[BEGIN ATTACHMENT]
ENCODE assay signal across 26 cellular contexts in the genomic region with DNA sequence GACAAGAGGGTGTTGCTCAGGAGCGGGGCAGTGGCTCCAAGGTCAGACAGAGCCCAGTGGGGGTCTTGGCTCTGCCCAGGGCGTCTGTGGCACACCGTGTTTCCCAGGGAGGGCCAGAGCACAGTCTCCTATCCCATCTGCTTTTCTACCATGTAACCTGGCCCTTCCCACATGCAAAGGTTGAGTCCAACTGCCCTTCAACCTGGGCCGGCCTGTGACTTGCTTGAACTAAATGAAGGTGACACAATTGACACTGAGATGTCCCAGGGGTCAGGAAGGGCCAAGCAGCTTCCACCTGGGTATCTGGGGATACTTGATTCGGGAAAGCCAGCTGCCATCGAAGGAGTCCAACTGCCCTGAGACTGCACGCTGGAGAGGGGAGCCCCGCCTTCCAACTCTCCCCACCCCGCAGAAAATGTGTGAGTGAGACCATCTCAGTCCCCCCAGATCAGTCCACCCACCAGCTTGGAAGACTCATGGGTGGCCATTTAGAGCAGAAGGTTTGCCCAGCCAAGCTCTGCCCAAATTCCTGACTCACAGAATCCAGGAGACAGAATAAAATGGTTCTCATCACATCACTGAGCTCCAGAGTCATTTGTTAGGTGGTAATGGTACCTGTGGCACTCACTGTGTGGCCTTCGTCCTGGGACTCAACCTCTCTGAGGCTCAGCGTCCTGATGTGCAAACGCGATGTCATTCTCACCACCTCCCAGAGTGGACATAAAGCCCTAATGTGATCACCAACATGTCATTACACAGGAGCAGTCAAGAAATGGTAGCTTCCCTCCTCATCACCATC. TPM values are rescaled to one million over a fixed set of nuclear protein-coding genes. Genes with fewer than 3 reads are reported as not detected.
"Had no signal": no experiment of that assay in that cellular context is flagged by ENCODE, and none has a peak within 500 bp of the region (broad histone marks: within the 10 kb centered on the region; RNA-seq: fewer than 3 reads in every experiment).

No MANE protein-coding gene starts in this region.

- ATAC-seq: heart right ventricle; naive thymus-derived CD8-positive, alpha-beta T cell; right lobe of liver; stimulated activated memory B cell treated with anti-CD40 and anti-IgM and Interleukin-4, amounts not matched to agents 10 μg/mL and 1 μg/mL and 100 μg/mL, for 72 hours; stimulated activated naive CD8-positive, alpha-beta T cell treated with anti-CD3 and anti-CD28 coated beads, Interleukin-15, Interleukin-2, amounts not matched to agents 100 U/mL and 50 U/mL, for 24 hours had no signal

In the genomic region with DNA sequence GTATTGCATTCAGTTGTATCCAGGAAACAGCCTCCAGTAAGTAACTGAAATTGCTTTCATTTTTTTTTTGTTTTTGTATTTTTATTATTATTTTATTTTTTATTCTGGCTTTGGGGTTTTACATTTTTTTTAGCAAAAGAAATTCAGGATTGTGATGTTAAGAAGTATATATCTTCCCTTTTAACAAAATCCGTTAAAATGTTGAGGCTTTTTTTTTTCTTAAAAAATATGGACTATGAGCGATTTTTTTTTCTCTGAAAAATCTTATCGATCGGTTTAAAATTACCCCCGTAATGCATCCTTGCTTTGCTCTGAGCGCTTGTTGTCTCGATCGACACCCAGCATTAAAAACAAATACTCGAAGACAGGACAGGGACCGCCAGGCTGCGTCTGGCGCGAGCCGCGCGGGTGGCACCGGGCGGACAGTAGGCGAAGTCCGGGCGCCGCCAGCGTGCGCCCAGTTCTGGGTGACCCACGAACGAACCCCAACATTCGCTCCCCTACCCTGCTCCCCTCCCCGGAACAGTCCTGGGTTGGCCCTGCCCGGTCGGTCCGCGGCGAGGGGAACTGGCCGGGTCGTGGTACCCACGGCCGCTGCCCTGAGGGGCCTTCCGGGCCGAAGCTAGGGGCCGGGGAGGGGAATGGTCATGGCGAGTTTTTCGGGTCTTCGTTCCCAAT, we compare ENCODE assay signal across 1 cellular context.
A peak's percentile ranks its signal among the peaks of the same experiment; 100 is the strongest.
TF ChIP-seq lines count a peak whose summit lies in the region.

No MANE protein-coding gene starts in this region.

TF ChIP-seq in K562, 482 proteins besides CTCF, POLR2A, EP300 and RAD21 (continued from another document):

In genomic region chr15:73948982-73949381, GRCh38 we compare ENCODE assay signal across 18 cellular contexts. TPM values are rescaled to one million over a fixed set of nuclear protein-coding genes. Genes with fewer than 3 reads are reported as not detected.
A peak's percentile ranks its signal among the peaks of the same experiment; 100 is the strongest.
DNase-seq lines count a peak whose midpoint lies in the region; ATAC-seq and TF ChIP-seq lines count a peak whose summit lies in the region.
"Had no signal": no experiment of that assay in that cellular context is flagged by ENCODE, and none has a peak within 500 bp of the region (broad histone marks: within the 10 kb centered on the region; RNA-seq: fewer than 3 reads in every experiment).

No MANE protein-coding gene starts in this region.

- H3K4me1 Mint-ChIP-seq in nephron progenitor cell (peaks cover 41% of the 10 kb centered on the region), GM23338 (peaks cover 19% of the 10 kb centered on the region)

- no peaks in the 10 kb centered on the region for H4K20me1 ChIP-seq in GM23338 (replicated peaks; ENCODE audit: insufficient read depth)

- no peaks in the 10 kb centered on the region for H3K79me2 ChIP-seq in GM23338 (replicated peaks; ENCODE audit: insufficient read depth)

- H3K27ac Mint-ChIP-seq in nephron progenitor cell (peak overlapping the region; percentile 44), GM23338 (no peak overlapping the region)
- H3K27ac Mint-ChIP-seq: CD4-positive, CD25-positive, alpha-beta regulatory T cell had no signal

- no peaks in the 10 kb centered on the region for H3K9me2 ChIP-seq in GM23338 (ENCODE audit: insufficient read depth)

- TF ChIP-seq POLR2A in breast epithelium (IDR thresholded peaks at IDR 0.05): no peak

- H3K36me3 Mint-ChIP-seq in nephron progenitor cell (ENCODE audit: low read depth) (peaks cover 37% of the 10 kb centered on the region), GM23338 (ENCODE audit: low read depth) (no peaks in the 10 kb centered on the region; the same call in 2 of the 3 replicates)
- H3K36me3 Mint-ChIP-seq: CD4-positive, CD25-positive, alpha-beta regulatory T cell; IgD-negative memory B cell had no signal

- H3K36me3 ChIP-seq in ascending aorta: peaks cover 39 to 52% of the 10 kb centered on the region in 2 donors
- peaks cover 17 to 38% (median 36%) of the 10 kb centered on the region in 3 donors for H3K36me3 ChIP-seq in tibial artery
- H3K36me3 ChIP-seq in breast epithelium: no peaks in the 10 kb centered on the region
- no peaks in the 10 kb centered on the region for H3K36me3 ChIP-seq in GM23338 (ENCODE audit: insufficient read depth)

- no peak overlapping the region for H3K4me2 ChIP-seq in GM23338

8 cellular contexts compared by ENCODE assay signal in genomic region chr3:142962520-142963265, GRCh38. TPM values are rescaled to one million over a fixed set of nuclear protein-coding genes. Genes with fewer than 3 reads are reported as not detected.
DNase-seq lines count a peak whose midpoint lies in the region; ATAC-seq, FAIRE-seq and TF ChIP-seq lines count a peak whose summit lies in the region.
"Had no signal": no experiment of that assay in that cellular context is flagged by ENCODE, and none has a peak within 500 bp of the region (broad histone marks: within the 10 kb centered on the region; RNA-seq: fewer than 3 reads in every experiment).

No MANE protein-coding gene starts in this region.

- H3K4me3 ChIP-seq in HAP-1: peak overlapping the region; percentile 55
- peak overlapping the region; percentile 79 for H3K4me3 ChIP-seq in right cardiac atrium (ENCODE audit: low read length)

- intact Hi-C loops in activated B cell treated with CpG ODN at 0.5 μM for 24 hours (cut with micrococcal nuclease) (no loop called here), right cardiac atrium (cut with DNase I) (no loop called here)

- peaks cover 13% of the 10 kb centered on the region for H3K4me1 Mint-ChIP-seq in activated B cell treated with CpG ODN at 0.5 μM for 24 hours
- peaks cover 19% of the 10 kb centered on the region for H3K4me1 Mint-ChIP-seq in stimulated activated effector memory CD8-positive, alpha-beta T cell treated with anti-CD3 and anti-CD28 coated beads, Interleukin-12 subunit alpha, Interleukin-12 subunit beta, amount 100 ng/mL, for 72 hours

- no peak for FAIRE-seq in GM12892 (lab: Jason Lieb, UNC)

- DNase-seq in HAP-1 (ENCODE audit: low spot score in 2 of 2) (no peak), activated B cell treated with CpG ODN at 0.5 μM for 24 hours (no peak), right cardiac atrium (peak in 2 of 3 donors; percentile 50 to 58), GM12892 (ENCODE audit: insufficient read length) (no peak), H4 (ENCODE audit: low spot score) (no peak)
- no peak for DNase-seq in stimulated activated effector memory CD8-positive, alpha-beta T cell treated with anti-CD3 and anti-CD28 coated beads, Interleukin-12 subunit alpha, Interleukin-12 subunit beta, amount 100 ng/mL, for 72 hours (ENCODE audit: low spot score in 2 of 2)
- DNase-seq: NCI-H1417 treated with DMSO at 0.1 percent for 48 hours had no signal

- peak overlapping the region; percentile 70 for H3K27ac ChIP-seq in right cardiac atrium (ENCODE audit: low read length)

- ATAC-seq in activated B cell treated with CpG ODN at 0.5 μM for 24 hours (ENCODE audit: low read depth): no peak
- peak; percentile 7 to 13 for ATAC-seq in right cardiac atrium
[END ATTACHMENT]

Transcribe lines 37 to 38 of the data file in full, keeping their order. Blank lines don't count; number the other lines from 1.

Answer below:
- peaks cover 19% of the 10 kb centered on the region for H3K4me1 Mint-ChIP-seq in stimulated activated effector memory CD8-positive, alpha-beta T cell treated with anti-CD3 and anti-CD28 coated beads, Interleukin-12 subunit alpha, Interleukin-12 subunit beta, amount 100 ng/mL, for 72 hours

- no peak for FAIRE-seq in GM12892 (lab: Jason Lieb, UNC)